High School Students:
June 29th - July 24th, 2015 this program replaces the previously scheduled August 3rd-14th high school program.
BFOIT has partnered with the University of California Berkeley and the International Computer Science Institute to provide high school students with the opportunity to learn more about security and privacy in computing in a new 4-week summer program called CY-BEAR which is scheduled to take place June 29th-July 24th, 2015. The deadline for applications is April 1, 2015. (Application Here)
Stanford University will host a free two-week summer program focused on Artificial Intelligence for rising 10th grade girls. Visit http://sailors.stanford.edu for more information or join the google group at http://groups.google.com/group/sailors-community.
Middle School Students:
BFOIT will NOT host the summer institute program for middle school students in 2015. However, please watch this site for information about other programs under development.
The Berkeley Foundation for Opportunities in Information Technology was born in 1998 when the Industrial Advisory Board of U.C. Berkeley’s Electrical Engineering and Computer Science Department recommended that a private entity be created to address the lack of racial, ethnic, and gender diversity in information technology fields in California post-secondary schools and to assist area schools in increasing opportunities for minority and female students and diversifying information technology fields. Its long-term goal is to make the student body composition of information technology departments of these schools more reflective of the demographics of the state.
BFOIT’s programs are built upon a "branching-but-leaky pipeline" model. In this, we acknowledge that a young adult interested in a career may choose from a range of educational opportunities. However, along this path there are several key points where many students fall from this course. To this end, we work to shepherd a relatively small number of students through this, while developing programs that aim to patch these leaks in the pipeline in the most cost-effective manner. Consequently, BFOIT’s approach is to develop a pool of committed students by building relationships. These students are matched to appropriate institutions and guided through the learning process from late high school to graduation from a tertiary institution. The interconnected programs develop potential college students, recruit them into the schools, and work to increase student retention and graduation.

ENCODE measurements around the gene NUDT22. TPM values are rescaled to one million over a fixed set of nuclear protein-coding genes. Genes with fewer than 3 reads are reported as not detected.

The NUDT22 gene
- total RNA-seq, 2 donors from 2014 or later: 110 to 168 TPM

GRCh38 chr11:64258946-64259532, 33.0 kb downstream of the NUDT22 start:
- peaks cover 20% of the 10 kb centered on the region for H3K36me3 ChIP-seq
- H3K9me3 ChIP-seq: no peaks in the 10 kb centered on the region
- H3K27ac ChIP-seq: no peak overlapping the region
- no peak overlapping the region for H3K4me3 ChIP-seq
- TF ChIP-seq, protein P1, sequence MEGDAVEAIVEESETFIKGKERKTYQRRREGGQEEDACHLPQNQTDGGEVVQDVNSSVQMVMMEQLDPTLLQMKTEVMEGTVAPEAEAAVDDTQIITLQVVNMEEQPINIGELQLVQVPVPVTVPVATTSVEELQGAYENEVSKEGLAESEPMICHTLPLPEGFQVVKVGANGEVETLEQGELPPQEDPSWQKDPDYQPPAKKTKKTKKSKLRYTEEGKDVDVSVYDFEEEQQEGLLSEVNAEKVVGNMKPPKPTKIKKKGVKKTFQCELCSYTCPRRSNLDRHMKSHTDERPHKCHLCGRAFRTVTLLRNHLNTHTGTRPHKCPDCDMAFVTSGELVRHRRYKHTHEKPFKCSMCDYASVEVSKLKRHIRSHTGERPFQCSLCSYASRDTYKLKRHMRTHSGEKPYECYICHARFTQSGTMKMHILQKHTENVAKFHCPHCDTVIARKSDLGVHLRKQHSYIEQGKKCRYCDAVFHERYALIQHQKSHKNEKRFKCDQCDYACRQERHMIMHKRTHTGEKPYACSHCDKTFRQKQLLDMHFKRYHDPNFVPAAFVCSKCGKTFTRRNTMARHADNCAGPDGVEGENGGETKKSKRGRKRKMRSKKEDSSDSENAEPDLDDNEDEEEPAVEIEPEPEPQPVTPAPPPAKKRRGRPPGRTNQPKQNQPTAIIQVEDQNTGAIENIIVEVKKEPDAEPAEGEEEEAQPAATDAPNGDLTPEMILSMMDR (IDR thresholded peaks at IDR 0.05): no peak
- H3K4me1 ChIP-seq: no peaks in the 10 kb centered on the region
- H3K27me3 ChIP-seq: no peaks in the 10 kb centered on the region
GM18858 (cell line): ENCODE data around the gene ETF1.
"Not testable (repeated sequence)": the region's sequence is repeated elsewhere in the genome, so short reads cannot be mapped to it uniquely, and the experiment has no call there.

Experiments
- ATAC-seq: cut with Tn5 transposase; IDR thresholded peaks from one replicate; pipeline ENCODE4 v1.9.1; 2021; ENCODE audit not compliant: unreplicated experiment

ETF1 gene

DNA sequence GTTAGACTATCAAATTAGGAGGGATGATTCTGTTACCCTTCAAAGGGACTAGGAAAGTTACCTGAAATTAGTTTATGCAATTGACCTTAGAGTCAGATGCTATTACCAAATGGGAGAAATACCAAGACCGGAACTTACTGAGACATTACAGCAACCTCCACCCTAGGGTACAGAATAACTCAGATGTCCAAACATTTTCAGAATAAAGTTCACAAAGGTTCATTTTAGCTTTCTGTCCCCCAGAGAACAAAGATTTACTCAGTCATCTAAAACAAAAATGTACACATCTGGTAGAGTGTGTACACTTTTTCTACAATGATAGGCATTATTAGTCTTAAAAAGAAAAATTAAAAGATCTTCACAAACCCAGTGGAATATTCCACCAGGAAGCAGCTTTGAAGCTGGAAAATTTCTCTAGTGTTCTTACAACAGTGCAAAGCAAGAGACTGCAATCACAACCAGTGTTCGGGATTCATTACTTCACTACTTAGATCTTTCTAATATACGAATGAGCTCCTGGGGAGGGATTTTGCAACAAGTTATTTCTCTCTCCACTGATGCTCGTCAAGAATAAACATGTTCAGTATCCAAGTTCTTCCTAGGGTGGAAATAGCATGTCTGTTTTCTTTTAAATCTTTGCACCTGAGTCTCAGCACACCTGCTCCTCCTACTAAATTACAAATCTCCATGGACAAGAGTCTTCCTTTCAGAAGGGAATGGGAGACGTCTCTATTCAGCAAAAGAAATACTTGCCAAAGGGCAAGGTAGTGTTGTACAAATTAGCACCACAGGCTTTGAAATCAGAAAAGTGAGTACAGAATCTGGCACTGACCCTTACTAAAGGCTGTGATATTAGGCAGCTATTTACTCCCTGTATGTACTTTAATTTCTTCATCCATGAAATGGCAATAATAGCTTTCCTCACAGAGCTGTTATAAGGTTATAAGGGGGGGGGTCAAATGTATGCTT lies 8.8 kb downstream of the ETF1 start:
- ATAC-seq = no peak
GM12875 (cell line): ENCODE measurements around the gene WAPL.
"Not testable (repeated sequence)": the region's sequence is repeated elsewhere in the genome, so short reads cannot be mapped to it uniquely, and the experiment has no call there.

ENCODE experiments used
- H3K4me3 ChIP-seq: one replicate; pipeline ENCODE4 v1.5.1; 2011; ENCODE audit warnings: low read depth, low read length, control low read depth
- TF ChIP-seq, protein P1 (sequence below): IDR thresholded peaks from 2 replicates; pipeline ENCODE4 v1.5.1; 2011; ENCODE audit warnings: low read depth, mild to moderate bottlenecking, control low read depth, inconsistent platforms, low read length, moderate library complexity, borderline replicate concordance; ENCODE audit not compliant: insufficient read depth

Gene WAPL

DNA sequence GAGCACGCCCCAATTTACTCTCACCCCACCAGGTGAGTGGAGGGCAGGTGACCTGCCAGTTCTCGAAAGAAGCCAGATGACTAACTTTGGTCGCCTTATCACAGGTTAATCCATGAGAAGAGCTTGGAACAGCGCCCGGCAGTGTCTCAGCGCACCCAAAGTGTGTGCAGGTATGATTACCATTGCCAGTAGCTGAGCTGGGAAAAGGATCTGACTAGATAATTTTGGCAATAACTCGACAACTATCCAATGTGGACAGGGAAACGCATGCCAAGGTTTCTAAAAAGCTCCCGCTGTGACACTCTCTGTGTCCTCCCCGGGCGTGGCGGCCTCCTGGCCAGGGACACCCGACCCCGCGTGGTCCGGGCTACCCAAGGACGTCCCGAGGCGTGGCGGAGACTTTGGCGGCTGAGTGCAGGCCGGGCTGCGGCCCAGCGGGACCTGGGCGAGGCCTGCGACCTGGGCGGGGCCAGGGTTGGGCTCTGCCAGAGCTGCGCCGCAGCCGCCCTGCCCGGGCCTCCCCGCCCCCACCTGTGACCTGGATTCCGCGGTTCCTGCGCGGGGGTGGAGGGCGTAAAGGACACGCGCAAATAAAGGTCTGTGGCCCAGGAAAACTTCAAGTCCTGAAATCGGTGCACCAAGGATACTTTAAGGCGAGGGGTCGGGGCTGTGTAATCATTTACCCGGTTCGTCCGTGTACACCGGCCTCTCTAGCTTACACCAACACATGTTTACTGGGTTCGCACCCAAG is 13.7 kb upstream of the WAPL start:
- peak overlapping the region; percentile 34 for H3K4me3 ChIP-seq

The demographics of California computer science undergraduates remain unacceptably narrow. A large pool of talent is being missed because of this facet of the "digital divide," in which a substantial percentage of the state’s population is underrepresented in the student bodies of our leading public colleges and universities. The students served by BFOIT are Bay Area high school and college students who are members of groups traditionally underrepresented in computer science fields. The cultural and social backgrounds of these students are quite diverse. These young men and women are intelligent students who show an interest in computer science. Thus, they have the potential to be the economic and technological leaders of the near future. However, most face social and economic barriers to pursuing a career in information technology. The often-neglected potential of these students provides an opportunity for us to help narrow the digital divide.
Three aspects set it apart from existing college and university outreach programs and most other nonprofit organizations that focus on diversity and education. First, as a private organization, BFOIT can target students based on race and gender. Second, by working closely with the educational institutions it benefits, BFOIT can leverage pro bono assistance and resources. Consequently, the organization achieves a great impact at relatively little cost. Finally, BFOIT’s innovative program works with students from high school to after college, providing assistance as they follow a variety of educational paths.